The NVIDIA Grace CPU features a scalable coherency fabric with a distributed cache design. The chip has up to 3.225 TB/s of bi-section bandwidth, is scalable beyond 72 cores (144 on Superchip), integrates 117 MB of L3 cache per core or 234 MB per Superchip, and features support for Arm memory partitioning and monitoring (MPAM). Grace also allows for a unified memory architecture with shared page tables. Two NVIDIA Grace+Hopper Superchips can be interconnected together through an NVSwitch and a Grace CPU on one Superchip can directly communicate with the GPU on the other chip or even access its VRAM at native NVLINK speeds.


Getting a closer look at the memory design of Grace, NVIDIA is utilizing up to 960 GB of LPDDR5X (ECC) across 32 channels, delivering up to 1 TB/s memory bandwidth. NVIDIA states that LPDDR5X provides the best value when keeping in mind the overall bandwidth, cost, and power requirement. For example, versus DDR5, the LPDDR5X subsystem provides 53% more bandwidth at one-eighth the power per gigabyte per second and at a similar cost. Additionally, HBM2e memory could have provided more bandwidth and efficiency but at 3x the cost.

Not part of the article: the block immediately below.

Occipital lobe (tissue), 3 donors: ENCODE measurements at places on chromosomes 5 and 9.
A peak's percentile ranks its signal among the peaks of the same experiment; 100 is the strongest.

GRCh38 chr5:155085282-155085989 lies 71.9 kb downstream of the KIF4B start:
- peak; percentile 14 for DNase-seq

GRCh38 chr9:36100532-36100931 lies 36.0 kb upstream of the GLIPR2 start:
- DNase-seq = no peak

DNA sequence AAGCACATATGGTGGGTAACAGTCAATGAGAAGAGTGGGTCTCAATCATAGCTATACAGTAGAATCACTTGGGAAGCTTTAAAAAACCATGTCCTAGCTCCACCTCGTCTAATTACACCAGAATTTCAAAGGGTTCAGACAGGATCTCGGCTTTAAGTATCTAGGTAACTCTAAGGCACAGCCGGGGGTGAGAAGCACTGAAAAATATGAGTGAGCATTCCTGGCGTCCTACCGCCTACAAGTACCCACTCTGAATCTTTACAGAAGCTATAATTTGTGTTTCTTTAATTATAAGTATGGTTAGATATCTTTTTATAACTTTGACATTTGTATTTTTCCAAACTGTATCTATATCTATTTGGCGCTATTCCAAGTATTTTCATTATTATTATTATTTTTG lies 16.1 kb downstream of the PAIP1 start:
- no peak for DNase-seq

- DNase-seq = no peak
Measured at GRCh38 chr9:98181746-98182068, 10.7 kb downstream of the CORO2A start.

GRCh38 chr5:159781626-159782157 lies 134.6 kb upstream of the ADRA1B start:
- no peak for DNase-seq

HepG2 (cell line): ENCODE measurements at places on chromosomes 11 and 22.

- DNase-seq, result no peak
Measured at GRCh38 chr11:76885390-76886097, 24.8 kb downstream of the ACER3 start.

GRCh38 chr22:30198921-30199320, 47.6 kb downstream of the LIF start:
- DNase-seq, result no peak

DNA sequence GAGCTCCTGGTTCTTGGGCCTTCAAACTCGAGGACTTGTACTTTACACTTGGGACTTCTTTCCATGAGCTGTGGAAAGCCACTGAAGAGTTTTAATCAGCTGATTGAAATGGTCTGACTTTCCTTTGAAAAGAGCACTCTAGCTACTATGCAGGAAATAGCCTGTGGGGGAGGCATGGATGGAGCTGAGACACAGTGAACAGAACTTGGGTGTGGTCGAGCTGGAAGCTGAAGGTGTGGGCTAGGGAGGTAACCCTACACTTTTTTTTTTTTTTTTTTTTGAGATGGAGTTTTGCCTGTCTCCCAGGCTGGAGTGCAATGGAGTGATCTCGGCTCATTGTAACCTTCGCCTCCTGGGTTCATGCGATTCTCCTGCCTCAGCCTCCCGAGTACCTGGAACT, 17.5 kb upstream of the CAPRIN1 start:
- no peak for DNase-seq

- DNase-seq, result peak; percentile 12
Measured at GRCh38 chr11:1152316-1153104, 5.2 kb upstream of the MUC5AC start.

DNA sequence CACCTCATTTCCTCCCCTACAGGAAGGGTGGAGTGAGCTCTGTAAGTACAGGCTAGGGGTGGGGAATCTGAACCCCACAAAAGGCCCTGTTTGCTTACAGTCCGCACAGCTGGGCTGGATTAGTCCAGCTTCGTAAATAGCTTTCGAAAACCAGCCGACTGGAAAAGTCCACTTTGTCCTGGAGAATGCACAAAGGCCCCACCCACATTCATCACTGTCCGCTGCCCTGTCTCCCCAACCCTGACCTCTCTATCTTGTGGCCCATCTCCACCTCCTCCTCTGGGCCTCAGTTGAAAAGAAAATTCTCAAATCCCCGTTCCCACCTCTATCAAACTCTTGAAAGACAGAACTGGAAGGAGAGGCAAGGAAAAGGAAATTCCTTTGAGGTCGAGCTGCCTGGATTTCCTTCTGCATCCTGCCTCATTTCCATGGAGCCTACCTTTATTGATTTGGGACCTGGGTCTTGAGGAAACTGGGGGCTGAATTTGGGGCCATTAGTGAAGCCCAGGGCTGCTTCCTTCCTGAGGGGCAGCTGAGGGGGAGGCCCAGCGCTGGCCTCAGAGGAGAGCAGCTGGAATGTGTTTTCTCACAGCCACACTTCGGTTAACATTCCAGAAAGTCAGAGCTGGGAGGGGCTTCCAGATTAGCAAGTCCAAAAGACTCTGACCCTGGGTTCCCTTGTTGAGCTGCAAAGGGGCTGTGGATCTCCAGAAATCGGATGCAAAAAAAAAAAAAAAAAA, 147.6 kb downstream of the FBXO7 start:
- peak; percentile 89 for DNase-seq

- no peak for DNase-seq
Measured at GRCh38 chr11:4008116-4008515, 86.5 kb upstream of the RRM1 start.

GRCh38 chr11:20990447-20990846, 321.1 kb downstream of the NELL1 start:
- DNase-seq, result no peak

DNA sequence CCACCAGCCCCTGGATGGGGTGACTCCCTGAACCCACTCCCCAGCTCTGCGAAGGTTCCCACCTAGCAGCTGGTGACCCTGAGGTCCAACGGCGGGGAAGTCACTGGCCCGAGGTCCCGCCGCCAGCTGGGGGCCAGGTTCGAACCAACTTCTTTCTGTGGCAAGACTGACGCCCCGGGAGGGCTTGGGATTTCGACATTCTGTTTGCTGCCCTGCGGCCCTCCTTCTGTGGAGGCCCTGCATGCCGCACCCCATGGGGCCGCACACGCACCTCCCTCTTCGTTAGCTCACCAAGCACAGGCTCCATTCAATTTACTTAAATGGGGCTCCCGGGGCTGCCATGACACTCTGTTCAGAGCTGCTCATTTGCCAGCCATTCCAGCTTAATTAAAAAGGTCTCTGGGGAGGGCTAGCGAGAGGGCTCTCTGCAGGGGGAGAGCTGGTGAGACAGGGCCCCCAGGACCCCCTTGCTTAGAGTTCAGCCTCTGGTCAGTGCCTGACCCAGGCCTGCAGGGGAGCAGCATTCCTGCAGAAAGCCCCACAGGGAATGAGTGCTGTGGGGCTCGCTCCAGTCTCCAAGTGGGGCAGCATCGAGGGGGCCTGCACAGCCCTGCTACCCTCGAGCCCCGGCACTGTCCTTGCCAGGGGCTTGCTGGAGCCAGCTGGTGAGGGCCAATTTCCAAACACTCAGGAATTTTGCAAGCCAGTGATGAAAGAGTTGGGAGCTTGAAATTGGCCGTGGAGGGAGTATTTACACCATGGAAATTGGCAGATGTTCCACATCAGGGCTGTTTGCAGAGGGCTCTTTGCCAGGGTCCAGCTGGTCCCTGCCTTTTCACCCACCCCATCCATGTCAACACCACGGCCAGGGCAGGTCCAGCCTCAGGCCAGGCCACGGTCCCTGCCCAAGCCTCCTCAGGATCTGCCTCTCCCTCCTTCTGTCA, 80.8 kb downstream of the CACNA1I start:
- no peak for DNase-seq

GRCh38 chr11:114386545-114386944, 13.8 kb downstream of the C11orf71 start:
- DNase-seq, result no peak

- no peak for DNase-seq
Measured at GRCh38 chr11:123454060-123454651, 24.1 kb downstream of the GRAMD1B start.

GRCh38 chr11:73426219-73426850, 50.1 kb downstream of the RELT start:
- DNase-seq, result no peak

For I/O, you get 68 PCIe Gen 5.0 lanes, four of which can be used for x16 links at 128 GB/s, and the rest of the two are used for MISC. There are also 12 lanes of coherent NVLINK lanes shared with two Gen 5 PCIe x16 links.


As for TDP, the NVIDIA Grace (CPU Only) Superchip is optimized for single-core performance and offers up to 1 TB/s of memory bandwidth and a TDP of 500W for the 144-core dual chip config.

The performance figures showcased by NVIDIA put the Grace CPU Superchip up against dual-socket (2P) AMD EPYC 7763 "Milan" CPUs across various HPC workloads such as OpenFOAM, WRF, NEMO, and BWA. In OpenFOAM, the Grace CPU Superchip delivers an incredible 2.5x performance increase with up to 3.5x efficiency. On average, NVIDIA's new Grace CPU Superchip should be able to deliver a 1.9x increase in performance and a 2.57x increase in performance per watt compared to AMD's EPYC Milan CPUs. This should also lead to competitive performance against the latest server chips from AMD & Intel.

NVIDIA Grace CPU Superchip vs AMD EPYC 7763 Milan CPUs:

We have already put the numbers into perspective in a previous article which can be seen below:

SPEC Integer Performance (NVIDIA Grace vs AMD EPYC)
EPYC 7763 (128 Core)
Grace (144 Core)
EPYC 7742 (128 Core)
Grace (72 Core)


NVIDIA states that its Grace is a highly specialized processor targeting workloads such as training next-generation NLP models that have more than 1 trillion parameters. When tightly coupled with NVIDIA GPUs, a Grace CPU-based system will deliver 10x faster performance than today’s state-of-the-art NVIDIA DGX-based systems, which run on x86 CPUs.

It will definitely be interesting to see how the Grace CPUs stack up against x86 chips but by the time they release, they will be competing against AMD's Genoa and Intel's Sapphire Rapids CPUs. The NVIDIA Grace CPUs are planned to be used in the ATOS supercomputer as reported here.